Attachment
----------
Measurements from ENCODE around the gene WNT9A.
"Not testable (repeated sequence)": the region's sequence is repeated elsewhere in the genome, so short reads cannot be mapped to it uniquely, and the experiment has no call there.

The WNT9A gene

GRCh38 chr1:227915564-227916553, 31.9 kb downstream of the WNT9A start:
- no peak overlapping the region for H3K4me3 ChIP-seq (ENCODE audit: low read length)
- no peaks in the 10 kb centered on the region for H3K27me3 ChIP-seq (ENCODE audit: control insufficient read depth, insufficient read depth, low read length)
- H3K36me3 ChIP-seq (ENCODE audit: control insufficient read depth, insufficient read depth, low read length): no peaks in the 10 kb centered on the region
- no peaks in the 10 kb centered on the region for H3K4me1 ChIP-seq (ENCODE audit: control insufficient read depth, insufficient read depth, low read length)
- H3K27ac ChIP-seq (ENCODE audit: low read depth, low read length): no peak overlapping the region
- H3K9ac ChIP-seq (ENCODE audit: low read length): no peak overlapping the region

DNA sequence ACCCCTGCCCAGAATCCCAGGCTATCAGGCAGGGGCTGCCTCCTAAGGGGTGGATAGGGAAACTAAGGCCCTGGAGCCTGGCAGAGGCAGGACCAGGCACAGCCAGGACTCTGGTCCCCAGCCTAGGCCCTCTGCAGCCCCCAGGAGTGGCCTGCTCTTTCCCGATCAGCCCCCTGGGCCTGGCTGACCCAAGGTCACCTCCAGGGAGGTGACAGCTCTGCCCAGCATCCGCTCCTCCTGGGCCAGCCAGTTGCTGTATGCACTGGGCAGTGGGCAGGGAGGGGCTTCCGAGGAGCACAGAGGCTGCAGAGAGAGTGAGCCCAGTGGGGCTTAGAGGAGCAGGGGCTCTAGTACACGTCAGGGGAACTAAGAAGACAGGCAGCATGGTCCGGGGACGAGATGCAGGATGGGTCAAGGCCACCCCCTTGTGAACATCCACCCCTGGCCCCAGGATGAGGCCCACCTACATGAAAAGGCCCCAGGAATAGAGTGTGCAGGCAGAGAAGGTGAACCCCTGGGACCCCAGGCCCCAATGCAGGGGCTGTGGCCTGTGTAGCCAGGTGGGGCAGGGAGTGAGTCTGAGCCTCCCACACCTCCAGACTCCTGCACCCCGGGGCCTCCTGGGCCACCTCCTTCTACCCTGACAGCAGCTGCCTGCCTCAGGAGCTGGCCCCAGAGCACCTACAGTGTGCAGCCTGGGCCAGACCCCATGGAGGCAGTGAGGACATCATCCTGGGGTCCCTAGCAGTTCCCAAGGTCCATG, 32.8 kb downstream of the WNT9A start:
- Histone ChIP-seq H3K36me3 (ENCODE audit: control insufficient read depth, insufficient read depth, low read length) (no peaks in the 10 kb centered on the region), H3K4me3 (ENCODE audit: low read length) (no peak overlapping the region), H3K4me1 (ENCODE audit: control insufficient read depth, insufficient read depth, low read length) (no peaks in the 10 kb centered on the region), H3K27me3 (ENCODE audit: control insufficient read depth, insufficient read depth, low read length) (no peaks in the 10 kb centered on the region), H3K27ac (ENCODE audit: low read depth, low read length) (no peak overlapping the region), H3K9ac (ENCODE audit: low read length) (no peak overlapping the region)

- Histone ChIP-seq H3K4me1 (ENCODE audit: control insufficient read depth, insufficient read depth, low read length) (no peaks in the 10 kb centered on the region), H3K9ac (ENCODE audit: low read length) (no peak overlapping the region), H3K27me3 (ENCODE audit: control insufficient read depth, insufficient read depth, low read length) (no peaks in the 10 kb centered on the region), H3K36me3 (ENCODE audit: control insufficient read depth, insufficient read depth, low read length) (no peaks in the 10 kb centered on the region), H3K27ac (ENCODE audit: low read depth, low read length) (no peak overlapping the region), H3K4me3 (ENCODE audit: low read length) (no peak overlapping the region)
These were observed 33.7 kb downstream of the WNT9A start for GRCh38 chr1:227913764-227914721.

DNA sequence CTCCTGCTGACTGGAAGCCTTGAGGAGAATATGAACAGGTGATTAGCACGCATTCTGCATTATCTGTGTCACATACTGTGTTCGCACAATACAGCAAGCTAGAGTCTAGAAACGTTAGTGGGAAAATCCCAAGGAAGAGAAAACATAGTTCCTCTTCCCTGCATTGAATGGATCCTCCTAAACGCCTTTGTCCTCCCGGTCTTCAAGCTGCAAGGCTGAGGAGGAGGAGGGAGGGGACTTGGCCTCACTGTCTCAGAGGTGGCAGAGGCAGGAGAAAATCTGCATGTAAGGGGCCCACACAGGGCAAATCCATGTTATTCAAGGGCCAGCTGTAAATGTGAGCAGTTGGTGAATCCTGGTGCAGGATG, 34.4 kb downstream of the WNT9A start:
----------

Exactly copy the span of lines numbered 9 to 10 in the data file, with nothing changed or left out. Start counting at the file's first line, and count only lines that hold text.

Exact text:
- H3K27ac ChIP-seq (ENCODE audit: low read depth, low read length): no peak overlapping the region
- H3K9ac ChIP-seq (ENCODE audit: low read length): no peak overlapping the region